A: Over the past 2 or 3 years, there has been great progress in the management of Merkel cell carcinoma. Chemotherapy was the only option to treat advanced disease prior to last year. The chance that chemotherapy would control a patient’s advanced disease was only 5% by 1 year after therapy initiation. In contrast, the use of new immune-stimulating drugs such as avelumab — the only approved agent for Merkel cell carcinoma — increases the chances of advanced disease being under control or eliminated by about 10-fold. That is, at least half of patients treated with these immune-stimulating drugs will not have had their cancer come back by 1 year after starting treatment. Other results have shown that most of those responders will continue to benefit for 2 or more years, with studies still ongoing. – by Rob Volansky

 

Reference:

Paulson KG, et al. J Am Acad Dermatol. 2018;doi:10.1016/j.jaad.2017.10.028.

 

For more information:

Paul Nghiem, MD, PhD, can be reached at 850 Republican St., Brotman Room 240, Seattle WA 98109; email: pnghiem@uw.edu.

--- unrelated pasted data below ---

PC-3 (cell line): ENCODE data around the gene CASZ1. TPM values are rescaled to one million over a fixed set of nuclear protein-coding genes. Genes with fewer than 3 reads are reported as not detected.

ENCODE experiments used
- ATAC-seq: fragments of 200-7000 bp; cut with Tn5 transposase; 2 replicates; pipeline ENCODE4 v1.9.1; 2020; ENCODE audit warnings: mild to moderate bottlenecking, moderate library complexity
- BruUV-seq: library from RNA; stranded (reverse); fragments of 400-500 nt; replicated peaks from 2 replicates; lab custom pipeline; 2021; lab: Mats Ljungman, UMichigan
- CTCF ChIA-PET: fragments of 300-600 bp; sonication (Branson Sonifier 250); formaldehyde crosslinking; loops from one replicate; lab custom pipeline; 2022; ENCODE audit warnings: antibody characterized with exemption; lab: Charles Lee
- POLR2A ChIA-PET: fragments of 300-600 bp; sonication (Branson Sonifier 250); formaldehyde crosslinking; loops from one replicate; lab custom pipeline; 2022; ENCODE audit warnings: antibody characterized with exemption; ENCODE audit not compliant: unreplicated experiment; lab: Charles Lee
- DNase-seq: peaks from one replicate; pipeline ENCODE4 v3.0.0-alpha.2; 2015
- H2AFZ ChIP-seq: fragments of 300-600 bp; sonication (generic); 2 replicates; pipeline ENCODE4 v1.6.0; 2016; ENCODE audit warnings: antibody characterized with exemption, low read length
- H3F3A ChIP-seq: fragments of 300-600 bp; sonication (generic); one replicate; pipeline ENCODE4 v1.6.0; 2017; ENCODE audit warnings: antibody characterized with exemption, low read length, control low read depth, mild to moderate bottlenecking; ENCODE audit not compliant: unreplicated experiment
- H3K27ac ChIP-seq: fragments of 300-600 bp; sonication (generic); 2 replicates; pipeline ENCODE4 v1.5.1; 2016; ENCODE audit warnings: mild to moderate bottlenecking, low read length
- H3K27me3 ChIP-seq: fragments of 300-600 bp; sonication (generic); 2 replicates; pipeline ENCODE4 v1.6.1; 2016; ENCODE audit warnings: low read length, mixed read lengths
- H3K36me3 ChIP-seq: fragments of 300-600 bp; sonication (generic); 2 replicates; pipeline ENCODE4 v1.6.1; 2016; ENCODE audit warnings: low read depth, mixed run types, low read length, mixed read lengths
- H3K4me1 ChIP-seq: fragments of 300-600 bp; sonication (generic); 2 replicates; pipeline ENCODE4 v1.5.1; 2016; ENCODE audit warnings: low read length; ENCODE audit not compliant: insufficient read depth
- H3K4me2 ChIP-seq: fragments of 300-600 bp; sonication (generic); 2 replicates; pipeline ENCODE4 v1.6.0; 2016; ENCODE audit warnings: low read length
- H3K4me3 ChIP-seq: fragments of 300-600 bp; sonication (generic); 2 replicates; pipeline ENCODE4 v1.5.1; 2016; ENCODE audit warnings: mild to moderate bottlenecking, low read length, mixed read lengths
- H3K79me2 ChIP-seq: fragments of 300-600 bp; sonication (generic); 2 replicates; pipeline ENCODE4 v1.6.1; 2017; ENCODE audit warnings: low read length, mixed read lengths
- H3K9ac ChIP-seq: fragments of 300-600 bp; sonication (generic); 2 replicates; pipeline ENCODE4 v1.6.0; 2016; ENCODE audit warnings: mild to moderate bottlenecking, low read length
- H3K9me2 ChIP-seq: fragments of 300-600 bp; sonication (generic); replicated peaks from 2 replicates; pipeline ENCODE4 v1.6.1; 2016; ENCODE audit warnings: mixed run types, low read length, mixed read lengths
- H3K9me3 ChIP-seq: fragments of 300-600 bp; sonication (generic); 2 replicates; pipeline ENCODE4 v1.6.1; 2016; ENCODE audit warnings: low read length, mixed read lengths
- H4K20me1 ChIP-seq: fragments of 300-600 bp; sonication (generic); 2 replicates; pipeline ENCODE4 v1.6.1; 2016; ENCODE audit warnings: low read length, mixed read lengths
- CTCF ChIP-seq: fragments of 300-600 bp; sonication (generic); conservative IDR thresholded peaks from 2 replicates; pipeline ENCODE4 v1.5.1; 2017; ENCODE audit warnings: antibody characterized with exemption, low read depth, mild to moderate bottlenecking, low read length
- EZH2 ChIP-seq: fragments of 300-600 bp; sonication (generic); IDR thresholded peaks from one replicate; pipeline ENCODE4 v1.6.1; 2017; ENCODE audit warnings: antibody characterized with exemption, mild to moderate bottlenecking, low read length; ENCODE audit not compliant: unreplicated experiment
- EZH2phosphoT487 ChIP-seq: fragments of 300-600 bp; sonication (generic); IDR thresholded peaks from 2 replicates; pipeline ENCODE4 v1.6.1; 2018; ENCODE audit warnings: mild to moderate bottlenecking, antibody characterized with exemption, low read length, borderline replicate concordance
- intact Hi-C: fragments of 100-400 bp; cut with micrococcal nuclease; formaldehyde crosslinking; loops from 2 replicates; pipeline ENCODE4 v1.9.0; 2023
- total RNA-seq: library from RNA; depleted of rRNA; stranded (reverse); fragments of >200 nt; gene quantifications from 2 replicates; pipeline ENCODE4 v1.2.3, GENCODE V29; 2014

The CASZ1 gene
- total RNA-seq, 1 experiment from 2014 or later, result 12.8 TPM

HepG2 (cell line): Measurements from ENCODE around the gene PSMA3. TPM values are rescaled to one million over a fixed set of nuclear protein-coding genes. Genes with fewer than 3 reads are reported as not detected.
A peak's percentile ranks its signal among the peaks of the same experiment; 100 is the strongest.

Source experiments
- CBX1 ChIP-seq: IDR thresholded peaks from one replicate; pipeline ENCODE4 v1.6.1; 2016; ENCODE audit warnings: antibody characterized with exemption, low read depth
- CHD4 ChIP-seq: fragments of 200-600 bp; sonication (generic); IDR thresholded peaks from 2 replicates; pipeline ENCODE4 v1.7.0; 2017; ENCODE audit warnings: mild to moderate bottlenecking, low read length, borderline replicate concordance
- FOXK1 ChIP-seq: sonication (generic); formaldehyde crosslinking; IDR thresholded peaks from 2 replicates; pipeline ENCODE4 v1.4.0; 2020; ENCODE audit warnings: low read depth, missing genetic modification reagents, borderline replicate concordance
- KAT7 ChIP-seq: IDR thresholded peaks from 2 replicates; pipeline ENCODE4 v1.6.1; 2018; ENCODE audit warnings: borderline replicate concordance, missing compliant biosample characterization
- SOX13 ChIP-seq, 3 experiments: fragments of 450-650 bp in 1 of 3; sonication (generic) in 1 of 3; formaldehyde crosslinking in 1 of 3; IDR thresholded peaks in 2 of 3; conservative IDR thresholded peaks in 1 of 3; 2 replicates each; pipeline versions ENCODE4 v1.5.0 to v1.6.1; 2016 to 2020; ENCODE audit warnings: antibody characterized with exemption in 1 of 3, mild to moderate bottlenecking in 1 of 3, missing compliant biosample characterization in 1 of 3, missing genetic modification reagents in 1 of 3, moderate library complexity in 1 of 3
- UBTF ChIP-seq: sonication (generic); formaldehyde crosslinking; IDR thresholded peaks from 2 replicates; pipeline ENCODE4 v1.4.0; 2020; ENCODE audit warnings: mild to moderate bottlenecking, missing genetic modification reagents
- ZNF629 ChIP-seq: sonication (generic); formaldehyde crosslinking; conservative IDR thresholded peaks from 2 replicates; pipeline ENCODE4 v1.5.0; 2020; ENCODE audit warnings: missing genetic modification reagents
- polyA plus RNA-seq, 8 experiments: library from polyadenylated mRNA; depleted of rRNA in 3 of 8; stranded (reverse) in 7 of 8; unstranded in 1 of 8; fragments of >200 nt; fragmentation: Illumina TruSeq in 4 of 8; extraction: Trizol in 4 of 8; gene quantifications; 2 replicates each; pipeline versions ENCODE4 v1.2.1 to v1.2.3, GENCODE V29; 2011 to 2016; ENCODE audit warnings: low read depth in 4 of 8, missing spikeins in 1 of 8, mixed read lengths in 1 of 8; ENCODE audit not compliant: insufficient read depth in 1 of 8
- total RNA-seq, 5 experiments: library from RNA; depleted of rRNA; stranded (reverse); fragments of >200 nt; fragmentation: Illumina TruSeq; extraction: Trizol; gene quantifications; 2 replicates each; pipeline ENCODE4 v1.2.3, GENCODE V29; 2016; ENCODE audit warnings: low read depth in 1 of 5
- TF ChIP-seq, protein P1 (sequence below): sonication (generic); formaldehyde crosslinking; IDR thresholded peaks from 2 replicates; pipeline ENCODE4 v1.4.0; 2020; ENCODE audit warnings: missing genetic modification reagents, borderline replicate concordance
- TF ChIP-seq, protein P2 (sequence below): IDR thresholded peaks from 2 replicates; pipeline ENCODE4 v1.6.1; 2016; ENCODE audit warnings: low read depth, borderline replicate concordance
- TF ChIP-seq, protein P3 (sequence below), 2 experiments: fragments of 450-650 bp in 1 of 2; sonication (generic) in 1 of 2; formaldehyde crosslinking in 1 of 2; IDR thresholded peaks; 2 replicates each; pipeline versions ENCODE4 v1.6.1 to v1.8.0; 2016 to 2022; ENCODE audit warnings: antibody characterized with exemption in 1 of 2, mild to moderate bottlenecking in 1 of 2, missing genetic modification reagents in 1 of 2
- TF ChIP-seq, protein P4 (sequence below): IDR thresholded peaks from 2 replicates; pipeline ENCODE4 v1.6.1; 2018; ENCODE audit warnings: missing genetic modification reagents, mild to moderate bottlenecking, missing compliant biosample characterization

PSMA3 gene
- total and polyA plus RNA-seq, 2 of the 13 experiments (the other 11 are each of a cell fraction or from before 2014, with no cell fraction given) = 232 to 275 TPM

Disclosure: Nghiem reports consultant roles with EMD Serono and Pfizer, as well as research support to his institution from Bristol-Myers Squibb and EMD Serono.

Paul Nghiem

The 95% increase in Merkel cell carcinoma incidence during a 13-year period at the start of this century appeared largely attributable to an aging population, according to study results.

For comparison, during the same period, melanoma incidence increased by 56% and incidence of all solid tumors increased by 15%.

Paul Nghiem, MD, PhD — head of the division of dermatology at University of Washington, George F. Odland endowed chair and affiliate investigator at Fred Hutchinson Cancer Research Center, and clinical director of skin oncology at Seattle Cancer Care Alliance — and colleagues used SEER data to assess and project Merkel cell carcinoma incidence trends.

The registry included 6,600 Merkel cell carcinoma cases in the United States from 2000 through 2013.